Cuatro Dedos, Fingerlicious; Dotno Blanco, La Suerte Sangrienta. Chris Brazeau and I arrived in Patagonia on January 11,2007, and teamed with Crystal Davis-Robbins. Within a week we had climbed two new routes, on Aguja Cuatro Dedos and Domo Blanco.
On January 13 the window was forecast to be short, so we went for a smaller tower by Torre Glacier standards, Cuatro Dedos. We walked past 10 or more other beautiful towers on the approach, which was probably why Cuatro Dedos had only a couple of ascents. A prominent northeasterly buttress that led directly to the summit had been on my mind for a few years, and finally it was time to attempt it.
When the alarm went off at 2 a.m., the wind blew so hard that we reset our watches for four. At four we reset them to seven. Coffee and a casual breakfast ensued, as conditions remained cold and windy. At 9:30 we took the gear for a walk, just in case. We meandered up the glacier scoping the options. Sure enough, around noon the wind died, and the sky cleared. Little did we know then, but most climbers in the valley had started much earlier, bailed from their objectives, and returned to camp. By 1 p.m. we were roping up for the first of two mixed pitches, followed by 11 clean pitches of mostly finger cracks, mixed with lots of face climbing and cryptic route finding. The climbing was sustained at 5.10 and 5.11, with pitches averaging about 50m in length. We climbed the route, Fingerlicious (500m, 5.1lb/c M4), in three blocks with the seconds following with jumars. We on-sighted every pitch, and each got a share of cruxy leads. The summit was a surreal experience under a calm, starry sky at 3:30 a.m. After a half-hour of enjoying the moonlit views of the Hielo Sur and the surrounding spires, we rappelled the route and made it back to camp in a 25-hour roundtrip. It was likely the second or third ascent of the peak, and via a virgin wall. The next window again looked small, but this time, January 18, we started in the dark for Cuatro Dedos’s neighbor, Domo Blanco. Like Cuatro Dedos, Domo Blanco was ripe for new routes, and its east face was unclimbed. The glacier travel to get to there likely had something to do with it, but we found our way through the maze of crevasses and began climbing just after it got light. Unfortunately, the sun hit the mixed approach gully just as we started up it, and rockfall started immediately. Just before making it through the danger zone, Crystal took a rock to the forehead. At first there was lots of blood, and as she got to the anchor, another rock pegged her square in the head, splitting her helmet in two. She and Chris quickly continued another 30m to my anchor, where it was safe and we could access our situation. Going down would have been the most dangerous thing to do and Crystal, although shaken, felt fine and was psyched to continue. Had we been an hour earlier, the gully would likely have been safe. A few easy pitches above the gully brought us to the inspiring headwall and three difficult pitches of perfect splitters. The most notable features included a corner with 30m of overhanging ringlocks and short section of sideways off-width climbing, all on superb granite. These two pitches required a few moves of clean aid but would likely have been 5.12 free. The hardest pitch free-climbed was about 5.11d. A few more rock pitches brought us to the aesthetic ice face/ramp leading to the summit. We rappelled to climber’s right of our ascent route and made it back to camp in 24 hours. La Suerte Sangrienta (“Bloody Luck”) (650m, 5.11d Al M4).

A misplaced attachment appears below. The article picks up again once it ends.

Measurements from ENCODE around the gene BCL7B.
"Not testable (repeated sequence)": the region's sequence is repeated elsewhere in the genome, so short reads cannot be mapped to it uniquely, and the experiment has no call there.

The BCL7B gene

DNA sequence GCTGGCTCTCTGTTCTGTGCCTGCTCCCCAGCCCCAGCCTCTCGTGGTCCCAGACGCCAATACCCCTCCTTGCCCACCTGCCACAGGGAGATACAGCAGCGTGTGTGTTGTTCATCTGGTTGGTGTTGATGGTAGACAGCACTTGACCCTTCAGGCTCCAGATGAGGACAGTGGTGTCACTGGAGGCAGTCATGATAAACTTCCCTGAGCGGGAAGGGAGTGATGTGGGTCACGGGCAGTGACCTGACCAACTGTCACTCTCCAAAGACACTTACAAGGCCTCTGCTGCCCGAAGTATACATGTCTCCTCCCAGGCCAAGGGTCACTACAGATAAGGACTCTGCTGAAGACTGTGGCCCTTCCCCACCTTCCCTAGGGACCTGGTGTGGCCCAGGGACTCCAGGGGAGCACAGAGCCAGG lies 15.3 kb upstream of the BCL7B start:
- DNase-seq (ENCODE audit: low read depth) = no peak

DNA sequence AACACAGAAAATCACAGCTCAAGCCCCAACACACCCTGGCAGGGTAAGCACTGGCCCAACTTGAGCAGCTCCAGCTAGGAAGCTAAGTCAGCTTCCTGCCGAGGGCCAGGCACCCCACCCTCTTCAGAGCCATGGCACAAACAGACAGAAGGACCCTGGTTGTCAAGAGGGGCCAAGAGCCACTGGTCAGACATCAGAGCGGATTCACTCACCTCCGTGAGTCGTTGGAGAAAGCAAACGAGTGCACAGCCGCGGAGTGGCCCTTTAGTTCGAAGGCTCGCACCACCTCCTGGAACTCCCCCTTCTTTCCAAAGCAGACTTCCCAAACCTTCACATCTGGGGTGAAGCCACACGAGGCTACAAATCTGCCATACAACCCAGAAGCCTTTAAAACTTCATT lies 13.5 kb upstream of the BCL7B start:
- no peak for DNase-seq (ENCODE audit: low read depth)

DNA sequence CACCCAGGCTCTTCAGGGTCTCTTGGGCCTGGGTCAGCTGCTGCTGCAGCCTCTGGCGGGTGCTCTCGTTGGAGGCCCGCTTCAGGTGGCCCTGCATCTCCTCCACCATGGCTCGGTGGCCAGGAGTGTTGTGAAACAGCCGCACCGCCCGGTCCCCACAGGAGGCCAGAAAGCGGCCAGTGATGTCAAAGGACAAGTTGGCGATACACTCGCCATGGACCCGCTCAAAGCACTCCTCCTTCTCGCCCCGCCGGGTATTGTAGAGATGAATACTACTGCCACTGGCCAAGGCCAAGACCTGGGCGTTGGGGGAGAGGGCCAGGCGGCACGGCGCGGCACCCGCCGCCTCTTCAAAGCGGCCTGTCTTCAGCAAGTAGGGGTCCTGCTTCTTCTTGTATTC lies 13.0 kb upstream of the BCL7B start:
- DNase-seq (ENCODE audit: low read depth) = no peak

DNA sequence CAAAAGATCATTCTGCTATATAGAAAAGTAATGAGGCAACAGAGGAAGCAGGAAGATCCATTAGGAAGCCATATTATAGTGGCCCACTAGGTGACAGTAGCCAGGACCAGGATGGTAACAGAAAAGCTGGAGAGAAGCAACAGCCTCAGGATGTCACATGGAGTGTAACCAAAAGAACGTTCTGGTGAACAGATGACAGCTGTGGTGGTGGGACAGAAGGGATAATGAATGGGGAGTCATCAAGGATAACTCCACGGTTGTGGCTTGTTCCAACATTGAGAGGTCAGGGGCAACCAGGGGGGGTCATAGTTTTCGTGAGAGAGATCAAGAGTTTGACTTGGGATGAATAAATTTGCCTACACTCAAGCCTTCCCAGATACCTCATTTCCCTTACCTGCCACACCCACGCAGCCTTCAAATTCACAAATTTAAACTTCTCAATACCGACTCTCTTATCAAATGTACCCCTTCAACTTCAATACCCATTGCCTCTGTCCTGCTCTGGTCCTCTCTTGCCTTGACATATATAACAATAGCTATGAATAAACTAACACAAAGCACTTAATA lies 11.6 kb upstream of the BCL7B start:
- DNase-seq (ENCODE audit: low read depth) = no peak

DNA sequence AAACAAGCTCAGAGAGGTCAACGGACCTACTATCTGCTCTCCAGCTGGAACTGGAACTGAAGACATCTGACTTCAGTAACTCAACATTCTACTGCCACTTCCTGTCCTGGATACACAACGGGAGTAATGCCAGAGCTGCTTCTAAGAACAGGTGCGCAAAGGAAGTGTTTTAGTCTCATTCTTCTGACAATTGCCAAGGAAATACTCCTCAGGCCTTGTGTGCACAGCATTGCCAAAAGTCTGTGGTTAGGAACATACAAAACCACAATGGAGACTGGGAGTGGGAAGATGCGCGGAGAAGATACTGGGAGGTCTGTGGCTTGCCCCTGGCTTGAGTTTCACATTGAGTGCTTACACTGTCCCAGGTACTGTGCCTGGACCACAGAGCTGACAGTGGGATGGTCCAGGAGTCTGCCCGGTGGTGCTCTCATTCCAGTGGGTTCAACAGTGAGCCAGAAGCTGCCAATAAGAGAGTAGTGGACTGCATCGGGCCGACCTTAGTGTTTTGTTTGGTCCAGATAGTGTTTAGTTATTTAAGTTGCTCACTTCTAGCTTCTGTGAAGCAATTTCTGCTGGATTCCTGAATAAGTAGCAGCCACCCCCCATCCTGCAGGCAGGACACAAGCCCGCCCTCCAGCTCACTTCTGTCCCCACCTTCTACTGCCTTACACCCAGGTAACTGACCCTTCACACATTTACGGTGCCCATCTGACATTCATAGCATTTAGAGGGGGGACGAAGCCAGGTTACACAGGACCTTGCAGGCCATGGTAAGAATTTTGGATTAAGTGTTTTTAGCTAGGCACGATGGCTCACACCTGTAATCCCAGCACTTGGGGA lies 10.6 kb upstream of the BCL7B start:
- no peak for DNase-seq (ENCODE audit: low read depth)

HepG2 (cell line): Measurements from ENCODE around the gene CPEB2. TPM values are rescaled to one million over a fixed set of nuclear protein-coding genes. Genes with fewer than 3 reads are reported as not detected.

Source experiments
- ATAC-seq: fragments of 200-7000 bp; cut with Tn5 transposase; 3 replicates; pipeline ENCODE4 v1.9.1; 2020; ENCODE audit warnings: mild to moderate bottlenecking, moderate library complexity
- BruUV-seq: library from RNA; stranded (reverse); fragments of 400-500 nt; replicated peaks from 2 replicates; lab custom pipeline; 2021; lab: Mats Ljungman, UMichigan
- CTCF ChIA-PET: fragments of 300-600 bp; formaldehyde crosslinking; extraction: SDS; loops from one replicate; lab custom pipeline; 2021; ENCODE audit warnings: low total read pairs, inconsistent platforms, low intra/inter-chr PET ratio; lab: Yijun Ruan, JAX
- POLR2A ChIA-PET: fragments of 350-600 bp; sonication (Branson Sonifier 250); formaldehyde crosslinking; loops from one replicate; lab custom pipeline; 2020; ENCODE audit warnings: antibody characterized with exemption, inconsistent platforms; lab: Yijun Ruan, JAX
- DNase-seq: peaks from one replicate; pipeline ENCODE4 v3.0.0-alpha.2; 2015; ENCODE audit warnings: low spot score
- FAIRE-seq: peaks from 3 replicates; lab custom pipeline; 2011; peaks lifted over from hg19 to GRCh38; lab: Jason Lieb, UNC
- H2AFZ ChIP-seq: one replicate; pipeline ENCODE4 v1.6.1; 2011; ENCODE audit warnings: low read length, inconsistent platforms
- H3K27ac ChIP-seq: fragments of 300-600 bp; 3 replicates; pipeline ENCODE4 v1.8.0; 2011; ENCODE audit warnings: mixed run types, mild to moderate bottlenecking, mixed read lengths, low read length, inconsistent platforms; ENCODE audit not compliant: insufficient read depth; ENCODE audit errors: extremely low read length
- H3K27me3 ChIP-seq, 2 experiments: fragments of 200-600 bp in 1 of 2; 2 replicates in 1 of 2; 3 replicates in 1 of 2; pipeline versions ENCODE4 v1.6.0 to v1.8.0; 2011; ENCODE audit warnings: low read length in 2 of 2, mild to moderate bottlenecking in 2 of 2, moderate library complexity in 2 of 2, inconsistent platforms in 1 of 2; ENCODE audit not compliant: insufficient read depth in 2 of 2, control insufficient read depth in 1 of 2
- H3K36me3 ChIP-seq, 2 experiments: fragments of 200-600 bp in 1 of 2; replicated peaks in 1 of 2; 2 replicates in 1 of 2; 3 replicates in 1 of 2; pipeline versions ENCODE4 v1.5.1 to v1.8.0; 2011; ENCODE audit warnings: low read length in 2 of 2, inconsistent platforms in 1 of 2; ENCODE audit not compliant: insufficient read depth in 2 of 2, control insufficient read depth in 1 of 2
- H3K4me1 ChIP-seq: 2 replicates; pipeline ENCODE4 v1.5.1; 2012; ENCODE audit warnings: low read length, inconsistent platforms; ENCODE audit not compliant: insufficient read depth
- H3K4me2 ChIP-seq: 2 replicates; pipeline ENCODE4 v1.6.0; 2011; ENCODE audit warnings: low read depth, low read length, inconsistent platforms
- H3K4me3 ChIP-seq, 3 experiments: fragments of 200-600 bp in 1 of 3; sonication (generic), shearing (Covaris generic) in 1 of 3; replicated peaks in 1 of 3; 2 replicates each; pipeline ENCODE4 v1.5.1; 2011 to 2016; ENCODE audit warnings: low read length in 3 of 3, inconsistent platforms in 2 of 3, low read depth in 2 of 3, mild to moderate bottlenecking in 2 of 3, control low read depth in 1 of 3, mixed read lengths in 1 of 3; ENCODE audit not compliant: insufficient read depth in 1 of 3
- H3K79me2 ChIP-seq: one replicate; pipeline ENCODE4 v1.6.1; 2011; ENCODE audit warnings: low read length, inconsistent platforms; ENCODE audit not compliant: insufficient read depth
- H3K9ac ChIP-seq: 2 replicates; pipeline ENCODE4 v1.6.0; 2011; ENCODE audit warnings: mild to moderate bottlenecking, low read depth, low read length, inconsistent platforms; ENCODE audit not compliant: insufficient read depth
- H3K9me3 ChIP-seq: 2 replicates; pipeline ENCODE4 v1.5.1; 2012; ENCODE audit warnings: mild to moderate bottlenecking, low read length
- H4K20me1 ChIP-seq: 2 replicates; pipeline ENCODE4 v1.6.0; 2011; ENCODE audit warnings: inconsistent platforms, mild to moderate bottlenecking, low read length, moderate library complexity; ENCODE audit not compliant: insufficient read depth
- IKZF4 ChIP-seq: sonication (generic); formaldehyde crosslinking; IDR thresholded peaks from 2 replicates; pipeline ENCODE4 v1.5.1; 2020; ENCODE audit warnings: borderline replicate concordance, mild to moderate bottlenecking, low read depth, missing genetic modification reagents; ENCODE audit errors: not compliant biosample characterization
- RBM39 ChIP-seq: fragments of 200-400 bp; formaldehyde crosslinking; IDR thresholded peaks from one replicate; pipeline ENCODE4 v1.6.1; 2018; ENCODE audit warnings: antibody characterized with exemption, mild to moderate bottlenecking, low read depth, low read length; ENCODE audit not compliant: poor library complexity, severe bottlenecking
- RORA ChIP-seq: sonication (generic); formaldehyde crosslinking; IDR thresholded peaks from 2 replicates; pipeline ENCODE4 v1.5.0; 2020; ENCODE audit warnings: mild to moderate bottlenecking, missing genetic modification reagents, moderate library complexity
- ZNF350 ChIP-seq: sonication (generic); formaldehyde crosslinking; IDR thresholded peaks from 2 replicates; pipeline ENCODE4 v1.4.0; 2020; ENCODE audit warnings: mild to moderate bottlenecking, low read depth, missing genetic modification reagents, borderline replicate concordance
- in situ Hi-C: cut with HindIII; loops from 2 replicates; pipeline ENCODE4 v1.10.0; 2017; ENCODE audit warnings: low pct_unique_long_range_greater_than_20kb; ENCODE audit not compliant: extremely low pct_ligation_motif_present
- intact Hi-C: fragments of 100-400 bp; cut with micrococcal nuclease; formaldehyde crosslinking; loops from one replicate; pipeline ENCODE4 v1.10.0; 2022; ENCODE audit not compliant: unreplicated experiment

Jon Walsh, Canada